A new study shows that global warming has reduced the mass of the Cordilleran Ice Sheet by half in as little as 500 years, indicating the Greenland Ice Sheet could face a similar fate.
A previous research had estimated that the Cordilleran Ice sheet covered much of western Canada as late as 12,500 years ago, but new data shows that large areas in the region were ice-free as early as 1,500 years earlier. This confirms that once ice sheets start to melt, they can do so very quickly.
Since, the Cordilleran Ice Sheet was similar in mass to the Greenland Ice Sheet, the researchers predict that the latter might have a fate similar to that of the former.
The melting of the Cordilleran Ice Sheet likely caused about 20 feet of sea level rise disrupting the "global conveyor belt" of ocean circulation and changing climate.
To conduct this study, researchers mapped and dated moraines (ridges along a glacier) throughout western Canada using beryllium-10.
A professor of physics in Purdue's College of Science, Marc Caffee said, "We have one group of beryllium-10 measurements, which is 14,000 years old, and another group, which is 11,500 years old, and the difference in these ages is statistically significant. The only way this would happen is if the ice in that area had completely gone away."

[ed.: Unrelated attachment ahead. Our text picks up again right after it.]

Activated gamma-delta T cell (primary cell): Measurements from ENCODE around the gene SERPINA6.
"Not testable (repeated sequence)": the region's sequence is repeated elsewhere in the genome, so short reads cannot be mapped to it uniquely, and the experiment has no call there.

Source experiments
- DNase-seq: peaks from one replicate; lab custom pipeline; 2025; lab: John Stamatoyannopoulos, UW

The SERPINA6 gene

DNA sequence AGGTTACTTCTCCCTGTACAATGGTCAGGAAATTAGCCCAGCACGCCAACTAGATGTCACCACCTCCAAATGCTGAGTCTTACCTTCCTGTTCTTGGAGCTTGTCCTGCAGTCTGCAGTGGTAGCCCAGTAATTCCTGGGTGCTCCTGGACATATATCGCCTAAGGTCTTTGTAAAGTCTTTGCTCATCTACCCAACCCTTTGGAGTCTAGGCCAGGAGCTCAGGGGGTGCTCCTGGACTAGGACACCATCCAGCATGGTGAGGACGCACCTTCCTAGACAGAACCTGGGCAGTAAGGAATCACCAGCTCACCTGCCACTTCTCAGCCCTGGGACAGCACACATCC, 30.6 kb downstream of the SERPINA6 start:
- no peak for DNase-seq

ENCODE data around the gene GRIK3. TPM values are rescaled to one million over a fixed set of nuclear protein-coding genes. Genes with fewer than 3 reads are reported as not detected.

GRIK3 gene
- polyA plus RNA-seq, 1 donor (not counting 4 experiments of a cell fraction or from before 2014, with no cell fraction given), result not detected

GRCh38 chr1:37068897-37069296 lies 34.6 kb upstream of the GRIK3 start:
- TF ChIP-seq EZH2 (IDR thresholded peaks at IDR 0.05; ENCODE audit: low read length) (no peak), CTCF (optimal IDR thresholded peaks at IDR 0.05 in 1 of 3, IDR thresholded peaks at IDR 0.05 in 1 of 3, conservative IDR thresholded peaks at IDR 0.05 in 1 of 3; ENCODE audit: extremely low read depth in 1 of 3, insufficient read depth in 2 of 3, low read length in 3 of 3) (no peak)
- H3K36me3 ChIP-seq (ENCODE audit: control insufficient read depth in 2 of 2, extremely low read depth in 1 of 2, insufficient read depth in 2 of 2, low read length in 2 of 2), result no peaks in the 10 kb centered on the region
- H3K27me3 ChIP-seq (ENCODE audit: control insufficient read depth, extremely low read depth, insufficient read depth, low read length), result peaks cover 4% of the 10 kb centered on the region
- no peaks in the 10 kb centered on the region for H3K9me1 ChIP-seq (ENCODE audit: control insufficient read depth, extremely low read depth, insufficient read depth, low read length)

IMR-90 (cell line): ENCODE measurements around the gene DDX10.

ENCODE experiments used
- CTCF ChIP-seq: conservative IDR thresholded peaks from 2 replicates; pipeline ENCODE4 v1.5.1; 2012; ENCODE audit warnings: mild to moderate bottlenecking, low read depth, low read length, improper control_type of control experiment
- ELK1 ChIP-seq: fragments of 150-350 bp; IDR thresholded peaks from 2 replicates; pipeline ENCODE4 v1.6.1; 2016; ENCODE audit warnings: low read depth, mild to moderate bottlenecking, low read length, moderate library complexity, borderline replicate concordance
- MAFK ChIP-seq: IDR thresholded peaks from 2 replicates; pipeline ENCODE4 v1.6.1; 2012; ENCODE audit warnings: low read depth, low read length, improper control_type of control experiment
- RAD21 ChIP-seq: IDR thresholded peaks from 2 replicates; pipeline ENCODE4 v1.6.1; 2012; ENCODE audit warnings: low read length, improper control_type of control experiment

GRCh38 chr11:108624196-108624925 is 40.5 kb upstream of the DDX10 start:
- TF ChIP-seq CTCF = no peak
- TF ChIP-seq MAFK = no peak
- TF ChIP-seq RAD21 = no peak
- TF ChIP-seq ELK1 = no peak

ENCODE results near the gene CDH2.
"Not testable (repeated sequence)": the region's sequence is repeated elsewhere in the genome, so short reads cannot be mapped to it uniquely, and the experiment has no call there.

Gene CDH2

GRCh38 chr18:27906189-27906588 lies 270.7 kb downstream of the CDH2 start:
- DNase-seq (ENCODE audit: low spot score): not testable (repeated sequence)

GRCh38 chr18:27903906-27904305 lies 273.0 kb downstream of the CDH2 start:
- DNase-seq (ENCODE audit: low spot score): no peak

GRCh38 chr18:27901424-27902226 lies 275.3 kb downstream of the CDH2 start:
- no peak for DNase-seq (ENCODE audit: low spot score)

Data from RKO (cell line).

Around 14,000 years ago the Earth started warming, which led to melting of ice caps and thinning of ice sheets. About a thousand years later, the climate cooled again, and the glaciers that were melting started to advance. If the Cordilleran Ice Sheet had still been there when the climate started cooling then it would have been around now as well. This indicates a rapid disappearance rather than a gradual melting of the ice sheet.
"Continental ice sheets don't disappear in a simple, monolithic way - it's an extremely complicated process. The more we know about the retreat of the Cordilleran Ice Sheet, the better we'll be able to predict what's to come for the Greenland Ice Sheet," Caffee added.
This research was conducted in Purdue University's PRIME Lab.
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